Many IRS agents did their jobs remotely, but there are some things that just can't be handled from a home office.
That why, two years and three filing seasons later, the IRS still is trying to dig out from the millions of returns that piled up during the height of the first wave of coronavirus.
This week, the IRS and Treasury Department announced an official plan to tackle the unprocessed returns.
It involves reassignments of current staff, as well as hiring more people.
15x larger backlog: It's not unusual for the IRS to start each new filing season with a backlog of returns. After all, there is only so much humans can do.
The typical carryforward inventory is less than 1 million items.
But when the 2022 filing season arrived, the IRS was staring at a tax processing backlog that was more than 15 times the normal amount.
Deputy Secretary of the Treasury Wally Adeyemo and IRS Commissioner Charles P. Rettig on March 10 met with IRS personnel at the agency's Philadelphia campus and outlined the plan to deal with the backlog and return to normal, more manageable levels by the end of this year.
Internal surge team transfers: The key is personnel. The IRS plans to shift existing staff into surge teams to deal with the backlog, have some work overtime, and also hire 10,000 new employees.
In February, the IRS moved around 800 employees with previous return processing experience to address the backlog. A second round of this so-called surge staffing will build on the earlier effort.
In addition, Adeyemo and Rettig said a new 700-person surge team is in the works to process new returns.
The IRS also is now shifting employees at its Austin (Texas), Ogden (Utah), and Kansas City (Missouri) campuses to process original returns. Their efforts will focus on the current, and historically high, number of paper tax filings.
At full capacity, this surge team will close millions of cases each month, according to Adeyemo and Rettig.
More OT, more outside help: Since current staff is swamped and cannot finish during regular business hours, the IRS has instituted mandatory overtime with corresponding increased pay for the more than 6,000 employees processing original returns.
Overtime is also available for approximately 10,000 employees processing amended returns and taxpayer correspondence.
Employees in the three submission processing centers also are working night shifts to get through returns and correspondence.
Plus, the IRS is seeking outside help. It is pursuing additional contracting options to help with original return processing. These jobs include mailroom operations, transcription services, and the input of paper returns into IRS systems.
Looking for 10,000 new employees: While outside contractors can help, the IRS also wants to bulk up its own staff.
The agency is holding job fairs this month in Kansas City, Austin, and Ogden. The goal is to fill 5,000 open positions in the coming months.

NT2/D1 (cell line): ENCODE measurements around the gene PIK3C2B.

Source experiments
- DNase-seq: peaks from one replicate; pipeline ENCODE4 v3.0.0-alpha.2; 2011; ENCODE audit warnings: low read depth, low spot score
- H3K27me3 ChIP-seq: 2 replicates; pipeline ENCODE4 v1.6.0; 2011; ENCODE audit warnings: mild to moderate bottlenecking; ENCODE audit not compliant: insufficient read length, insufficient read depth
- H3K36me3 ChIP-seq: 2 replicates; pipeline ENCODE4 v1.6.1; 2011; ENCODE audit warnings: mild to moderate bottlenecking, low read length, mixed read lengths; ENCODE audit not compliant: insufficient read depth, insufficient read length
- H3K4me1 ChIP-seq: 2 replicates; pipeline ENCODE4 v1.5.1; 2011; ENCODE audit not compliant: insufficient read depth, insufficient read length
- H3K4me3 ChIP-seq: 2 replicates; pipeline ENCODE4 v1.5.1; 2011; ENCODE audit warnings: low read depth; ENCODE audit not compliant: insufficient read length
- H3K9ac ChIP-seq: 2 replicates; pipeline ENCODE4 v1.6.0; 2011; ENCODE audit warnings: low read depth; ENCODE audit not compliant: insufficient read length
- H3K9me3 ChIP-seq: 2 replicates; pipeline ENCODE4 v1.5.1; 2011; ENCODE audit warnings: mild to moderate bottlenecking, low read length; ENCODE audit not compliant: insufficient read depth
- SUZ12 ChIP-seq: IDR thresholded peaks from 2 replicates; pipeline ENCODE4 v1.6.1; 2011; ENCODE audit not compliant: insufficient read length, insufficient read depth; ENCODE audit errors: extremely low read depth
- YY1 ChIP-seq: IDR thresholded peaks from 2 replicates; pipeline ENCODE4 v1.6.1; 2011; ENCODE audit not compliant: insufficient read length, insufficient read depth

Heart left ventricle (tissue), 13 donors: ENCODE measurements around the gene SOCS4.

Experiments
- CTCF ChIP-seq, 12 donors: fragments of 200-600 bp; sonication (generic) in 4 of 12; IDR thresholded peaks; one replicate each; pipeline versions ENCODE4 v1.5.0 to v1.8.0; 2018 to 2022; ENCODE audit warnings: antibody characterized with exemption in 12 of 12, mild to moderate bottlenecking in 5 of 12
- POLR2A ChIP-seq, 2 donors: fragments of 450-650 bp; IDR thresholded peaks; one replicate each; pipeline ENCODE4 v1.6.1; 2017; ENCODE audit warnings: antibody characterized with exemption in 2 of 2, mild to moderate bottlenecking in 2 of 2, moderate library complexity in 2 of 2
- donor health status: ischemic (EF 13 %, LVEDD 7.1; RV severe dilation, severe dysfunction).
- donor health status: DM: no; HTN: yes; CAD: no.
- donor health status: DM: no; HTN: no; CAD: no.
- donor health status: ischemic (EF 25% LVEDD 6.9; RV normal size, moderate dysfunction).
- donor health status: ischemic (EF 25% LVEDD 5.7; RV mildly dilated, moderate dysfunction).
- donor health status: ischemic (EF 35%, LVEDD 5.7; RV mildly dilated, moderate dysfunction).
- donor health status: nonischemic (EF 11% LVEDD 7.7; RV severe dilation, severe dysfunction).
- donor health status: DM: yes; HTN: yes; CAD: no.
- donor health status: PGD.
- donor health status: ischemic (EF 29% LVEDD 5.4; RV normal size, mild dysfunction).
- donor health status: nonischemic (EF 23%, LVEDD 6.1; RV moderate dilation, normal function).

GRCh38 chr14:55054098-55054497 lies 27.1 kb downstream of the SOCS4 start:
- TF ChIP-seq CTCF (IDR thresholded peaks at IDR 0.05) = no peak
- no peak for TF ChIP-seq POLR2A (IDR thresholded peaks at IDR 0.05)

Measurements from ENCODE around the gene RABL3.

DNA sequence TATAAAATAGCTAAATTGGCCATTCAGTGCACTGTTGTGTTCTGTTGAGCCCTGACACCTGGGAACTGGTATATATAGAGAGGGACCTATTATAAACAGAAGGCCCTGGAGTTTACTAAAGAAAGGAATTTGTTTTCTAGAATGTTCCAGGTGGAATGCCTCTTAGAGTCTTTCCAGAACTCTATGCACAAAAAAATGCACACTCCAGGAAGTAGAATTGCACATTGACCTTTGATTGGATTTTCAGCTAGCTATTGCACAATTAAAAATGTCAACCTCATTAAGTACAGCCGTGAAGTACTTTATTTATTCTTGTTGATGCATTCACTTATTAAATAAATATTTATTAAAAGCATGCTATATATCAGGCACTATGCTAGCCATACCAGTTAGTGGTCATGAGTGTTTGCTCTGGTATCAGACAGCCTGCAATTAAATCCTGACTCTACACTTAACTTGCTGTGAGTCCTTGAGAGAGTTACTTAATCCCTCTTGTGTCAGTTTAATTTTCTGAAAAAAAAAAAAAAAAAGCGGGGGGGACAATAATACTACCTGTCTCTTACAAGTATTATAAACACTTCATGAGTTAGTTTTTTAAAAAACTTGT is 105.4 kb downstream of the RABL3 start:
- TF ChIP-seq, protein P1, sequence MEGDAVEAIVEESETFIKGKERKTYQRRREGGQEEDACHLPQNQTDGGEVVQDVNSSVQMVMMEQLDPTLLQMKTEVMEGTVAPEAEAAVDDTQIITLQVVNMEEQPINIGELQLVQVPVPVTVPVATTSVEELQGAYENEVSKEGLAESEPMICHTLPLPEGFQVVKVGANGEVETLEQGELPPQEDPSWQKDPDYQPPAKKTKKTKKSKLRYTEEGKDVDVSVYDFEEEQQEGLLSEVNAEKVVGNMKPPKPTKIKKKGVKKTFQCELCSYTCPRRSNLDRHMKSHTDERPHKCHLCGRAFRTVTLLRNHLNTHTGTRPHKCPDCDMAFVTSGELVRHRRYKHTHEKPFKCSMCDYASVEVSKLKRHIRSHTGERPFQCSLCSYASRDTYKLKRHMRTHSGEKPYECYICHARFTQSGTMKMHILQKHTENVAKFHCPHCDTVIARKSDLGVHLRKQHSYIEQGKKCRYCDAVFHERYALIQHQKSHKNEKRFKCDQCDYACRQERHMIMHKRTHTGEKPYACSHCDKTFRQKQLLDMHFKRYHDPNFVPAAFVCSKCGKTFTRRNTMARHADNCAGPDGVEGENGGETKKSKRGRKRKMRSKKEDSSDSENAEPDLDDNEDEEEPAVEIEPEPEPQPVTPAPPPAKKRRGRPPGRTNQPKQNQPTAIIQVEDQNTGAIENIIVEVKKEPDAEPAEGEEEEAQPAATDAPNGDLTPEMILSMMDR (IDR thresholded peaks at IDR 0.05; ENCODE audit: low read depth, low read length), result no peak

Don't live in one of those cities, but would be willing to move? Then you should check out the IRS' virtual direct hiring events on March 16, 23, and 30. During this recruitment effort, the IRS will review resumés, and extend job offers to eligible applicants on the spot.
If, however, you live in or near the three IRS campuses, you can make your in-person pitch as to why the IRS should hire you at job fairs in Ogden, Kansas City, and Austin. The locations and items are in the table below.
IRS Job Fairs
Dates and Times
Kansas City IRS Campus
March 18 from 11 a.m. – 7 p.m. Central Time
March 19 from 9 a.m. – 3 p.m. Central Time
Austin IRS Campus
March 24 from 11 a.m. – 7 p.m. Central Time
March 25 from 11 a.m. – 7 p.m. Central Time
March 31 from 11 a.m. – 6 p.m. Mountain Time
April 1 from 11 a.m. – 6 p.m. Mountain Time
Getting ready to go after the job: If you're interested and able to attend the in-person recruitment efforts, below are some guidelines and how to prepare for the interview.
You must preregister. Do so at jobs.irs.gov/events. There you'll also find more on the virtual IRS job fairs.
If you attend one of the IRS recruiting events, social-distancing is required. However, per Centers for Disease Control and Prevention (CDC) guidelines, wearing a mask is optional for job fair sites.
As with the virtual hiring event, you'll need your resumé.
You'll also need two forms of identification, such as your state driver's license and/or state identification card, birth certificate, U.S. passport, military ID card, or Social Security card.
Also, all IRS employees also must:
- be U.S. citizens (including naturalized),
- pass an FBI fingerprint check.
- be current and compliant on their personal taxes, and
- meet the mandatory education, training and experience qualification requirements.
If the IRS recruiter at either the virtual or in-person job fairs determines you are a qualified applicant, you could receive an immediate job offer under a special hiring condition called direct-hire authority. If you get an IRS job, you can expect to begin work within 30 to 45 days of the job offer.
Thanks for your interest and willingness to help. Good luck!
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